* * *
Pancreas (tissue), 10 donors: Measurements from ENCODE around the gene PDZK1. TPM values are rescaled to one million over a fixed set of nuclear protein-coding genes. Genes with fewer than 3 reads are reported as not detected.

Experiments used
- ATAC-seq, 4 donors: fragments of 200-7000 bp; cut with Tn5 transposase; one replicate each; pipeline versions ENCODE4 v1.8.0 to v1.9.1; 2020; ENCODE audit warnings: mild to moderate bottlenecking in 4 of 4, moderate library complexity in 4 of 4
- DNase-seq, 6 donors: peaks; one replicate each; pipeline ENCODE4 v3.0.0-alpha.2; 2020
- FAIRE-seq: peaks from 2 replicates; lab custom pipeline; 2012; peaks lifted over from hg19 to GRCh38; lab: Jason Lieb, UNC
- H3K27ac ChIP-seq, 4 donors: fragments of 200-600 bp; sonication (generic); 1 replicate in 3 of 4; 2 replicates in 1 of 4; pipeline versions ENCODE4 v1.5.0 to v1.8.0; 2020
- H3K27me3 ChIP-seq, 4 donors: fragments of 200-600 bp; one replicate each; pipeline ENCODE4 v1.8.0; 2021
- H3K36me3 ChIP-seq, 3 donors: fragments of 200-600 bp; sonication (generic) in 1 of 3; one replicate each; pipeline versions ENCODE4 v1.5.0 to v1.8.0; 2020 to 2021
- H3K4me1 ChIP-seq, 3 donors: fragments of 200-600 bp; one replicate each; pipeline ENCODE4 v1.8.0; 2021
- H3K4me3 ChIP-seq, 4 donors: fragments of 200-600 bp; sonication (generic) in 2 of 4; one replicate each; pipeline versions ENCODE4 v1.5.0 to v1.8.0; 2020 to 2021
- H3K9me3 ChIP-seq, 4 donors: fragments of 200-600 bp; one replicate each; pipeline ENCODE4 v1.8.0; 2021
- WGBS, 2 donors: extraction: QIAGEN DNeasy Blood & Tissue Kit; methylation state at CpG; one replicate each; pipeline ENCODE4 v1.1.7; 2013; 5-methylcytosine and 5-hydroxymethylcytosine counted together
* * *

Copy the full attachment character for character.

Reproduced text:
Pancreas (tissue), 10 donors: Measurements from ENCODE around the gene PDZK1. TPM values are rescaled to one million over a fixed set of nuclear protein-coding genes. Genes with fewer than 3 reads are reported as not detected.

Experiments used
- ATAC-seq, 4 donors: fragments of 200-7000 bp; cut with Tn5 transposase; one replicate each; pipeline versions ENCODE4 v1.8.0 to v1.9.1; 2020; ENCODE audit warnings: mild to moderate bottlenecking in 4 of 4, moderate library complexity in 4 of 4
- DNase-seq, 6 donors: peaks; one replicate each; pipeline ENCODE4 v3.0.0-alpha.2; 2020
- FAIRE-seq: peaks from 2 replicates; lab custom pipeline; 2012; peaks lifted over from hg19 to GRCh38; lab: Jason Lieb, UNC
- H3K27ac ChIP-seq, 4 donors: fragments of 200-600 bp; sonication (generic); 1 replicate in 3 of 4; 2 replicates in 1 of 4; pipeline versions ENCODE4 v1.5.0 to v1.8.0; 2020
- H3K27me3 ChIP-seq, 4 donors: fragments of 200-600 bp; one replicate each; pipeline ENCODE4 v1.8.0; 2021
- H3K36me3 ChIP-seq, 3 donors: fragments of 200-600 bp; sonication (generic) in 1 of 3; one replicate each; pipeline versions ENCODE4 v1.5.0 to v1.8.0; 2020 to 2021
- H3K4me1 ChIP-seq, 3 donors: fragments of 200-600 bp; one replicate each; pipeline ENCODE4 v1.8.0; 2021
- H3K4me3 ChIP-seq, 4 donors: fragments of 200-600 bp; sonication (generic) in 2 of 4; one replicate each; pipeline versions ENCODE4 v1.5.0 to v1.8.0; 2020 to 2021
- H3K9me3 ChIP-seq, 4 donors: fragments of 200-600 bp; one replicate each; pipeline ENCODE4 v1.8.0; 2021
- WGBS, 2 donors: extraction: QIAGEN DNeasy Blood & Tissue Kit; methylation state at CpG; one replicate each; pipeline ENCODE4 v1.1.7; 2013; 5-methylcytosine and 5-hydroxymethylcytosine counted together